Xcel Energy plans to build three new wind farms in Minnesota and one in North Dakota, part of a larger program to increase its wind generation capacity by 60 percent in the Upper Midwest.
Together, the four projects total 750 megawatts and will provide enough energy to power nearly 400,000 homes. In September, Xcel announced it would add 1,500 megawatts of new wind generation – or eight to 10 wind farms – by 2020, a $2 billion investment. The projects announced Tuesday are included in that goal; they still require regulatory approval.
The four new wind farms are: Freeborn Wind Energy, at 200 megawatts in Freeborn County in southern Minnesota; Blazing Star 1 and 2, each at 200 megawatts in Lincoln County in southwestern Minnesota; and Foxtail Wind, at 150 megawatts in Dickey County in southeastern North Dakota.
To put the wind farms’ size in perspective, one of Xcel’s largest coal plants can kick out 682 megawatts and run continuously. (Wind power by nature is intermittent).
Xcel expects that by 2030, one-third of its power generation in the Upper Midwest will come from renewable sources – primarily wind. That’s up from 24 percent now.
The Freeborn project will be developed by Chicago-based Invenergy; Blazing Star 1 and 2 by Edina-based Geronimo Energy; and Juno Beach, Fla.-based NextEra Energy will handle the North Dakota wind farm. Xcel will own all four wind farms.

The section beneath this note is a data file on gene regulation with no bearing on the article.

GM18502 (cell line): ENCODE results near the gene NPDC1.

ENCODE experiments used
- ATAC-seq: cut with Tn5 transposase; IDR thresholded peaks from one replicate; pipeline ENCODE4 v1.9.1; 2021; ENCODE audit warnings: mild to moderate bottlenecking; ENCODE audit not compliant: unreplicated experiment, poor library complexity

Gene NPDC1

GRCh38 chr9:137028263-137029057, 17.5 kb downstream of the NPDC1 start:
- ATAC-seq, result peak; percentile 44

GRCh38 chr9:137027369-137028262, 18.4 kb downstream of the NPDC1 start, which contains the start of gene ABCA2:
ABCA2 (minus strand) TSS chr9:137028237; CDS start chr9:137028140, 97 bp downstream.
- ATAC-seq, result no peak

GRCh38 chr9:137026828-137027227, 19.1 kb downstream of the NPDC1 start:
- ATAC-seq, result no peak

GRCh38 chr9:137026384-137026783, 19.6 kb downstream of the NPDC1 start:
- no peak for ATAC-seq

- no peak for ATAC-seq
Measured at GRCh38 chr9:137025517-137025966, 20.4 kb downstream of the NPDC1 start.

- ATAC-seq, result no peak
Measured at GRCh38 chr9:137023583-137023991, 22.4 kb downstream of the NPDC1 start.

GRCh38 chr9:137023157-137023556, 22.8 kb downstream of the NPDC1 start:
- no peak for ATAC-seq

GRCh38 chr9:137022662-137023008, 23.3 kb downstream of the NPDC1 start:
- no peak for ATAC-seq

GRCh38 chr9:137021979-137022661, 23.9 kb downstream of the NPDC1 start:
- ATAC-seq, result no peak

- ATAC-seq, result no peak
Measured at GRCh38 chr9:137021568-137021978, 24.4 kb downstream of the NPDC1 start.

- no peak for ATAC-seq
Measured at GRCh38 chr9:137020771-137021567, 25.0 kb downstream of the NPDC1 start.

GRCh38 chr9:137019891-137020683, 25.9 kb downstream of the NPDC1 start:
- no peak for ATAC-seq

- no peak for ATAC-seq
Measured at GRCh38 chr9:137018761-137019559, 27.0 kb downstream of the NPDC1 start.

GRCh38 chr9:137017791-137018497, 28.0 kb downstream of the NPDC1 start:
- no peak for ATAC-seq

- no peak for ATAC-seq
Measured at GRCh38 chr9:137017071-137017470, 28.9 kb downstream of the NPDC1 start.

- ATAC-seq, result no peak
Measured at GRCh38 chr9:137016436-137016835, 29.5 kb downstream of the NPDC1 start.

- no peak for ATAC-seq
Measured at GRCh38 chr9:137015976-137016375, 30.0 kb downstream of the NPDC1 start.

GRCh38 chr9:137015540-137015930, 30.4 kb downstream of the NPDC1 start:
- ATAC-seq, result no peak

Historically, Xcel has primarily bought wind power through long-term contracts, though the utility has said it intends to own more wind farms directly. Through ownership, Xcel can roll its investments into its rate base, and thus get a return for its investors through the regulatory process.
Minneapolis-based Xcel is the nation’s leading utility for wind generation. The company’s plan to add 1,500 megawatts – a megawatt is 1 million watts – in the Upper Midwest over the next four years will take full advantage of a federal wind power tax credit set to phase out by 2020. The 30 percent credit lowers costs significantly for new wind farms.
“We believe near-term wind additions present a great opportunity to achieve lower carbon emissions at an affordable price,” Xcel said in a filing this week with the Minnesota Public Utilities Commission.
There are already 110 wind farms in Minnesota, with 2,400 turbines with a capacity for 3,424 megawatts of power, according to the Minnesota Department of Commerce.
Minnesota is the nation’s seventh largest producer of wind power as ranked by the American Wind Energy Association.
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